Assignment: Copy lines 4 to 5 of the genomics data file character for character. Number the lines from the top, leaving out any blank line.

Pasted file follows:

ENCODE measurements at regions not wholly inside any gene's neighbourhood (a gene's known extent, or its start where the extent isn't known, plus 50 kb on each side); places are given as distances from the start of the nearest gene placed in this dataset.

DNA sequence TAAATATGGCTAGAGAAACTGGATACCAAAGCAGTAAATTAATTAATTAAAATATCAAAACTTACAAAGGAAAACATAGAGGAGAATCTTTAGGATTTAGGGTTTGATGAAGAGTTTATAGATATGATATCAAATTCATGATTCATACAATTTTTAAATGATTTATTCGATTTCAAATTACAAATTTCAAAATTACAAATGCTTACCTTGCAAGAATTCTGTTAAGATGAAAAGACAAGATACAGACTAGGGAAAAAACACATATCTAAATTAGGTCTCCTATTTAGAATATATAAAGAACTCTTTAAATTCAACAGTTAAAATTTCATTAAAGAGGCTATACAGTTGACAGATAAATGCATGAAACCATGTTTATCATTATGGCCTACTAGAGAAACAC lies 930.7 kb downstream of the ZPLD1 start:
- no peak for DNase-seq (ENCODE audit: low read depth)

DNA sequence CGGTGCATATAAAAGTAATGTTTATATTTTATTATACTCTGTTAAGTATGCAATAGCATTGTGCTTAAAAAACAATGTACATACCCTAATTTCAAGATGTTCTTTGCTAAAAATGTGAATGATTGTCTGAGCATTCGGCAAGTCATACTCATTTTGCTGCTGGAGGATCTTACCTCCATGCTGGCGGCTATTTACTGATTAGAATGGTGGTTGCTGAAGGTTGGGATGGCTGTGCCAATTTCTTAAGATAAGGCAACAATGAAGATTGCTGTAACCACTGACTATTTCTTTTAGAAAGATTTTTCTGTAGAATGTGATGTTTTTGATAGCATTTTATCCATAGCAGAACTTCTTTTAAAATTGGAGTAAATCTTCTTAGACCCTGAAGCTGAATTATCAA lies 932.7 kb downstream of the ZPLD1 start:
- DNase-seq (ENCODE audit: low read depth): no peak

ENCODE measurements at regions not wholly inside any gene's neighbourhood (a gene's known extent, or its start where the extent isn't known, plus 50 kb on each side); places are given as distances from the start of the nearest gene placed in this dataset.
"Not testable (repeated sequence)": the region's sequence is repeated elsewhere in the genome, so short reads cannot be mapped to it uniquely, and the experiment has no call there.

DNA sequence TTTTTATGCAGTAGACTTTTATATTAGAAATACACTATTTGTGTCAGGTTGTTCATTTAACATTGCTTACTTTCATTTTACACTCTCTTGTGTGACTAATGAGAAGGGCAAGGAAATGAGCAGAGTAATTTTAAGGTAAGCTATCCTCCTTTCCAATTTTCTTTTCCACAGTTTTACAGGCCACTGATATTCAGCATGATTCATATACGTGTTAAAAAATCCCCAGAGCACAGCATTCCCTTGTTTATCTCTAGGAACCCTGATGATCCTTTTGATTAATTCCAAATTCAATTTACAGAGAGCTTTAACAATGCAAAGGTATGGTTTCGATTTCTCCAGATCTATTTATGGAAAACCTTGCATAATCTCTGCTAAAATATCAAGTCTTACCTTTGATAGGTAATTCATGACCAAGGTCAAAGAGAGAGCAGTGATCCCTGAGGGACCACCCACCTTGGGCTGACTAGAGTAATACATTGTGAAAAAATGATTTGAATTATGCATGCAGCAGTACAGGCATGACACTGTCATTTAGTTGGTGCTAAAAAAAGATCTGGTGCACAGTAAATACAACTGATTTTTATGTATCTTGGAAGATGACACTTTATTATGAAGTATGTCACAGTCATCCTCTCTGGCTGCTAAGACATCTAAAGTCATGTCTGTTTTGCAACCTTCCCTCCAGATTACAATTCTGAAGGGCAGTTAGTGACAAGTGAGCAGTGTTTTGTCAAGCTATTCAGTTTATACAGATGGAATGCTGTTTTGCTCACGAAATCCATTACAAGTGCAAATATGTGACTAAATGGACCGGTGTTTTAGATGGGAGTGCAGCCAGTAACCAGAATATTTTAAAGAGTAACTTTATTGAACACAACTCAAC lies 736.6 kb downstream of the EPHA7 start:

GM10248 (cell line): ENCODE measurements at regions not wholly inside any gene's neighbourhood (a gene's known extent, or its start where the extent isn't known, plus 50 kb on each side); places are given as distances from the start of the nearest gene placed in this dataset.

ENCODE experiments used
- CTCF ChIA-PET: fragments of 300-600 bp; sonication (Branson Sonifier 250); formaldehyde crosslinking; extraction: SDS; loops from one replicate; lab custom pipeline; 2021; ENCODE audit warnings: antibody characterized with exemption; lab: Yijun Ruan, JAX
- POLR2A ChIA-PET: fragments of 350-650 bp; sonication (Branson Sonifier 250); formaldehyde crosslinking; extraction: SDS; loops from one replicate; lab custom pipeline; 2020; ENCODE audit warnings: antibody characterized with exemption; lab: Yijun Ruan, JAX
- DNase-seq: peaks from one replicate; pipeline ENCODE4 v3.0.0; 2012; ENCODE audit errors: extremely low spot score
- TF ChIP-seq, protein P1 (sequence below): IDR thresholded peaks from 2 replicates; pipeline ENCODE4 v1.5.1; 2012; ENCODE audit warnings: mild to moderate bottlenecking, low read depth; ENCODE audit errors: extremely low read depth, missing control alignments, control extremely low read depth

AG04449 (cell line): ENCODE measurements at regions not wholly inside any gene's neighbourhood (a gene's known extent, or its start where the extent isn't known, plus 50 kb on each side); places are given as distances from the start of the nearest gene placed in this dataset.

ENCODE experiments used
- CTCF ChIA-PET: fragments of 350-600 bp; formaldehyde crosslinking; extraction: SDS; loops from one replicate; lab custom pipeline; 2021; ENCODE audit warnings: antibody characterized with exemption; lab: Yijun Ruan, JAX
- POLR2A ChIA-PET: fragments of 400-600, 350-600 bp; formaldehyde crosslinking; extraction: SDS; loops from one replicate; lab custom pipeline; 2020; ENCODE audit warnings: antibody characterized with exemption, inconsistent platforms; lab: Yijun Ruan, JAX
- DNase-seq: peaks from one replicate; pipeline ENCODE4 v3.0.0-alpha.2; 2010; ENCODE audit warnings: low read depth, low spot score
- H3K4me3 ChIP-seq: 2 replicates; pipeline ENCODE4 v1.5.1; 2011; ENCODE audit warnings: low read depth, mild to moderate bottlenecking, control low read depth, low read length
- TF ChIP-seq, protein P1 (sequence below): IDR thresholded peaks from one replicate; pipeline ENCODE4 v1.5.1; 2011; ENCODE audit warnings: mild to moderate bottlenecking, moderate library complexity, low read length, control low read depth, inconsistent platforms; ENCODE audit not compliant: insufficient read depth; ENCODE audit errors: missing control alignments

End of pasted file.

DNA sequence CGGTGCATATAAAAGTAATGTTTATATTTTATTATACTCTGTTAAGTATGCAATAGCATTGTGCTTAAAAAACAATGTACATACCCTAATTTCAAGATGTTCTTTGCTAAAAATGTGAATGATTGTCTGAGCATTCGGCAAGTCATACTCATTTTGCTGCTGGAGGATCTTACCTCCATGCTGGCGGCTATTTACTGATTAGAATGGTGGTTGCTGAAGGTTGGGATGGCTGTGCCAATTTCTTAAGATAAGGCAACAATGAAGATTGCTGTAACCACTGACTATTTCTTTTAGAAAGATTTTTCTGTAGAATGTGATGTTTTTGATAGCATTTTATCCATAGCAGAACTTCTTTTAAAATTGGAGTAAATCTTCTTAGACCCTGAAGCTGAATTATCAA lies 932.7 kb downstream of the ZPLD1 start:
- DNase-seq (ENCODE audit: low read depth): no peak